Clock is ticking on finding acting superintendent
Last updated 6/21/2023 at 2:48pm | View PDF
Eight days from today will be Chris Covino’s last day in Hinsdale High School District 86.
The assistant superintendent for academics is leaving to become superintendent of a La Grange elementary school district. His replacement was hired in May and will officially step into the role July 1.
So why is his last day worth noting on this page? He has been serving as acting superintendent since Superintendent Tammy Prentiss went on paid leave May 16. What will happen after he leaves?
No one knows.
The board did release a statement last week. Unfortunately it did not answer that question.
“To the extent necessary, the board will continue to ensure that a qualified administrator will be designated as the acting superintendent,” it states.
To the extent necessary? What does that mean? Is board President Cat Greenspon arrogant enough to think the district doesn’t need a professional in the role of acting superintendent?
The release goes on to state that the board “continues to seek and act upon legal advice from a special counsel with recognized experience in education and employment law.”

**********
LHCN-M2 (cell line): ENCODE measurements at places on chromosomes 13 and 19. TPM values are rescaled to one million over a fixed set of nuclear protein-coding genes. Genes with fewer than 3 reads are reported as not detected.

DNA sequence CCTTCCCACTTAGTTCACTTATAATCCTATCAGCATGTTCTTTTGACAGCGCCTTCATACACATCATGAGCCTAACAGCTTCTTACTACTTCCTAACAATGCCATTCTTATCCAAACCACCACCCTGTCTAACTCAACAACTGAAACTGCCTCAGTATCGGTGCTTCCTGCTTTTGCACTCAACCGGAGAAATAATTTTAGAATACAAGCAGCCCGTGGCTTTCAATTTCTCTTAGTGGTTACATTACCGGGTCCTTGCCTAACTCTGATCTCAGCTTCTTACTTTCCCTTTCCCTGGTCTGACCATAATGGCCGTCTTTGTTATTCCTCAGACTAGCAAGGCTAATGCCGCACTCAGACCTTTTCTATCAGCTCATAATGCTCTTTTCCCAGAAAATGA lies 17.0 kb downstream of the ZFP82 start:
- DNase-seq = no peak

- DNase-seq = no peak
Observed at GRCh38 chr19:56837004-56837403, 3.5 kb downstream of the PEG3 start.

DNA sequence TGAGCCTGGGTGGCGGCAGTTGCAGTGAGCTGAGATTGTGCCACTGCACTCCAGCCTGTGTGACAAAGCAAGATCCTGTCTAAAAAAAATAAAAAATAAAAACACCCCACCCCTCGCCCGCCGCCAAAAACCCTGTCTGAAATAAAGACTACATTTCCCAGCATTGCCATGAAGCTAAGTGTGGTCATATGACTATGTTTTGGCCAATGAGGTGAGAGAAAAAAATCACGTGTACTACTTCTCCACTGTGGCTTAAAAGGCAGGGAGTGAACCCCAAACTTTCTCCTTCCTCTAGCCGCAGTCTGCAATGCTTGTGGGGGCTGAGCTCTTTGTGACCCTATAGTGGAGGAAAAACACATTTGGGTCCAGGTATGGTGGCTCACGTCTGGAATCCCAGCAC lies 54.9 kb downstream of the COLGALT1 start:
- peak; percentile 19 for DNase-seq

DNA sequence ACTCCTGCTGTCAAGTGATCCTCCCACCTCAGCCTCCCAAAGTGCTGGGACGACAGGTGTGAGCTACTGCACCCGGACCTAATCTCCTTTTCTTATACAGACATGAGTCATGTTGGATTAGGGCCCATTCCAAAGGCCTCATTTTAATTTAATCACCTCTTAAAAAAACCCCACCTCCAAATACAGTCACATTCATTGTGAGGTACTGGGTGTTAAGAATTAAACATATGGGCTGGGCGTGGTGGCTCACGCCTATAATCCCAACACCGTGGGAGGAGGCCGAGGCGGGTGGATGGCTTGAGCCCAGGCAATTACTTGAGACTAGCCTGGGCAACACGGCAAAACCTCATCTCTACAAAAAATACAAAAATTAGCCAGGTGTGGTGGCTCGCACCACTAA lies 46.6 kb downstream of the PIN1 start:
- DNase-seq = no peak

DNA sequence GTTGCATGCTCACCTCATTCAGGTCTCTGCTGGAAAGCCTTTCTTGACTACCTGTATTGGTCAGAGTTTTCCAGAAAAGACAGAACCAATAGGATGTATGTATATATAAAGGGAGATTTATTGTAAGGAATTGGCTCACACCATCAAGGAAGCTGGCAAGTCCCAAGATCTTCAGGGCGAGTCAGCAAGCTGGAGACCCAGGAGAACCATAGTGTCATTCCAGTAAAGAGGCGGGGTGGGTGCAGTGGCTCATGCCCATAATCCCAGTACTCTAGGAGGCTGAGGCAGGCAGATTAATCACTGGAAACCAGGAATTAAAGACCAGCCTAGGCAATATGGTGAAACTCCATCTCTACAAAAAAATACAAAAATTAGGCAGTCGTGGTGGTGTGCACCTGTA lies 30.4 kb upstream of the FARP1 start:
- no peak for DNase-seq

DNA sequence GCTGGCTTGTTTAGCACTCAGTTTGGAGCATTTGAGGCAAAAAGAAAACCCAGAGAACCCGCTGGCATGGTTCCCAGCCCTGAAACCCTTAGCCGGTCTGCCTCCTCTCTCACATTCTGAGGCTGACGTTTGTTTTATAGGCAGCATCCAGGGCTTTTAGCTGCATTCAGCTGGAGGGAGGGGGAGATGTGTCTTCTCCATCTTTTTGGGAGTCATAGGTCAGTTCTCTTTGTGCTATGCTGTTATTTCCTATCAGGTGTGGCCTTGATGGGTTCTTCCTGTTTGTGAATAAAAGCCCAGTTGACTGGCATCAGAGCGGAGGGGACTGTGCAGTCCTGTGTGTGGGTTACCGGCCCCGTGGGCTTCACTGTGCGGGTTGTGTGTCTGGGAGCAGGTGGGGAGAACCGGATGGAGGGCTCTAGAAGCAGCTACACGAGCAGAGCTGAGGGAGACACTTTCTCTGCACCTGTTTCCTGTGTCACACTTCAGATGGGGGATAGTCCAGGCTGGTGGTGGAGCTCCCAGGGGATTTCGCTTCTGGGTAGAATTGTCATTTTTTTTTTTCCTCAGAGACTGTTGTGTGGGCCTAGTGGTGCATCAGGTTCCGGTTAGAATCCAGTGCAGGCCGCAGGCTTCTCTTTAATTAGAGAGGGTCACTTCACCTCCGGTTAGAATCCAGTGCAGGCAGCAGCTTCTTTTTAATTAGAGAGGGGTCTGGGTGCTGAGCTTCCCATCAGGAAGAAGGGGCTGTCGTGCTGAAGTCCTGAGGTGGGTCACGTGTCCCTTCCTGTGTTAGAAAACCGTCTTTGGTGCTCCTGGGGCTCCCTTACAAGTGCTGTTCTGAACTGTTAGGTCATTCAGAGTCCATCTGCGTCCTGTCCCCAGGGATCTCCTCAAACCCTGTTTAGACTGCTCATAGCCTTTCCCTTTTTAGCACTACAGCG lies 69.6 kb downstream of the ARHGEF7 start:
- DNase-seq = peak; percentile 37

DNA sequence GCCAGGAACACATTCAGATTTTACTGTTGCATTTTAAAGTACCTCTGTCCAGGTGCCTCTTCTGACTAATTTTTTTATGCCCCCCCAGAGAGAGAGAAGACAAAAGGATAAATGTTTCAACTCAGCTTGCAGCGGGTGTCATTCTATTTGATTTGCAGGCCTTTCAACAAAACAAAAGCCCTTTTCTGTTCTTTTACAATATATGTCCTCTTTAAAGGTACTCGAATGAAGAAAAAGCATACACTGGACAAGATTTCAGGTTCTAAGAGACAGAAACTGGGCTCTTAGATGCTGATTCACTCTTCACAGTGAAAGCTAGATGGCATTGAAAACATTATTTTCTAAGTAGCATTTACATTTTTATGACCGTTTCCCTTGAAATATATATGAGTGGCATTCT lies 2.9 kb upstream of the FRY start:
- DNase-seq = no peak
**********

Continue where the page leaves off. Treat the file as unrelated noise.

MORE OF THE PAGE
That’s all well and good, but again — what does it have to do with who will be leading the district come July 1?
We thought perhaps tonight’s board meeting would include an agenda item to name an acting superintendent. It does not. The only related topic is an update on the national search for a new superintendent to start in 2024. Important, yes, but not quite as pressing as the need for an acting superintendent to start in a little over a week.
The board couches all of its communications on this topic in terms of “sensitivity” and “personnel matters.” We understand that discussing the specifics of why Prentiss is on leave might not be advisable. But we’re not talking about the reasons why she’s on leave — we’re talking about the board’s plan to have an interim superintendent in place in eight short days.
We hope history will not repeat itself and the board is not planning to ask someone who is part of the administrative team to serve as acting superintendent. The district needs an experienced administrator to come in on an interim basis as a dedicated superintendent until either Prentiss returns to work or her successor is chosen. The viewpoint of an outsider who has worked in other districts and is not afraid to speak his or her mind would be of great benefit to the board as it moves forward. And it just might be of help as the board searches for its new superintendent.
The board’s primary job is to hire a superintendent and hold that individual accountable. All other goals and objectives — including curriculum changes — must come after this priority.
The only reason we can think of for this delay is that the board is waiting on its legal team to figure out what to do with Prentiss before deciding on the next acting superintendent. Regardless of the reason, time’s up.